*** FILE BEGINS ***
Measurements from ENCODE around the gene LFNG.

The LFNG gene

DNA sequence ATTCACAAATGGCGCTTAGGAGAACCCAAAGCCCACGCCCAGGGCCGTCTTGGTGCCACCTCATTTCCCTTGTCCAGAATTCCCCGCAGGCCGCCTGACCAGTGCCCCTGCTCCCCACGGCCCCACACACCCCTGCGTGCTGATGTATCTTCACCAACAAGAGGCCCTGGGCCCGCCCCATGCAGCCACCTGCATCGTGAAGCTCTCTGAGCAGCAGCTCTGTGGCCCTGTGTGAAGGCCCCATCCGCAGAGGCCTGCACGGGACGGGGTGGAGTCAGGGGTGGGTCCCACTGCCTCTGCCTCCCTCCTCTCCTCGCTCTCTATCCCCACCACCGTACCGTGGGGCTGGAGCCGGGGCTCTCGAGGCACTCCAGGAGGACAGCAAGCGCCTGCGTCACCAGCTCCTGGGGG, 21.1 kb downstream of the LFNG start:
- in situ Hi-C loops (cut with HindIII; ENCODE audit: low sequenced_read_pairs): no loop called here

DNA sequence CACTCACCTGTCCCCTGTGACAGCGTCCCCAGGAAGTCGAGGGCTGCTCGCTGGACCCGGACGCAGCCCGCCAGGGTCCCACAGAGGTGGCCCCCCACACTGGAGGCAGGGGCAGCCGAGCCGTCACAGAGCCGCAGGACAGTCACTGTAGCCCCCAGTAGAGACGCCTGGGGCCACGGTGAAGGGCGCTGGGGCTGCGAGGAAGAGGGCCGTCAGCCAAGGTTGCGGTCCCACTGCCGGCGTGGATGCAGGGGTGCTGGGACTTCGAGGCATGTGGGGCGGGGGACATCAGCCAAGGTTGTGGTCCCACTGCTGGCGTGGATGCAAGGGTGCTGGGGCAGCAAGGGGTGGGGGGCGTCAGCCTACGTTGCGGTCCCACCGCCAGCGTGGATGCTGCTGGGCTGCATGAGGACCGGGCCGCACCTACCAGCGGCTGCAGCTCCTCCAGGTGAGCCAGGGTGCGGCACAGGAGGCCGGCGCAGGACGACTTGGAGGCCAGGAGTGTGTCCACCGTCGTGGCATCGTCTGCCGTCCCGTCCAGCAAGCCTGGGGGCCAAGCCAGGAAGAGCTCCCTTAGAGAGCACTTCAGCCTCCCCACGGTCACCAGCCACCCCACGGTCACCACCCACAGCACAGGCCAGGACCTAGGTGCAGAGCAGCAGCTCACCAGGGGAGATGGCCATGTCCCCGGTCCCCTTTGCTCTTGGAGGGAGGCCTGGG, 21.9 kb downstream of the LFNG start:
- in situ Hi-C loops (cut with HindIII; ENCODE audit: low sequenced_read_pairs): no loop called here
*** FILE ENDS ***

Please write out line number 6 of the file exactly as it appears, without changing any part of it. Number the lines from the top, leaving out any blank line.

- in situ Hi-C loops (cut with HindIII; ENCODE audit: low sequenced_read_pairs): no loop called here